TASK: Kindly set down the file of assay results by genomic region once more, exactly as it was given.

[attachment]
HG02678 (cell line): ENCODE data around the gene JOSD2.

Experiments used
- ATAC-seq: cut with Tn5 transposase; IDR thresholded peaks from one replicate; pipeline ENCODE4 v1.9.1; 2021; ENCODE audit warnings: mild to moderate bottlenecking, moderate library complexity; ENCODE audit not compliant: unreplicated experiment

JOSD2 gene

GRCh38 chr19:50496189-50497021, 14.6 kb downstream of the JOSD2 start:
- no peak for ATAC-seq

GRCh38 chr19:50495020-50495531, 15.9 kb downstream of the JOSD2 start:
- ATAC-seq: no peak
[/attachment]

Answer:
HG02678 (cell line): ENCODE data around the gene JOSD2.

Experiments used
- ATAC-seq: cut with Tn5 transposase; IDR thresholded peaks from one replicate; pipeline ENCODE4 v1.9.1; 2021; ENCODE audit warnings: mild to moderate bottlenecking, moderate library complexity; ENCODE audit not compliant: unreplicated experiment

JOSD2 gene

GRCh38 chr19:50496189-50497021, 14.6 kb downstream of the JOSD2 start:
- no peak for ATAC-seq

GRCh38 chr19:50495020-50495531, 15.9 kb downstream of the JOSD2 start:
- ATAC-seq: no peak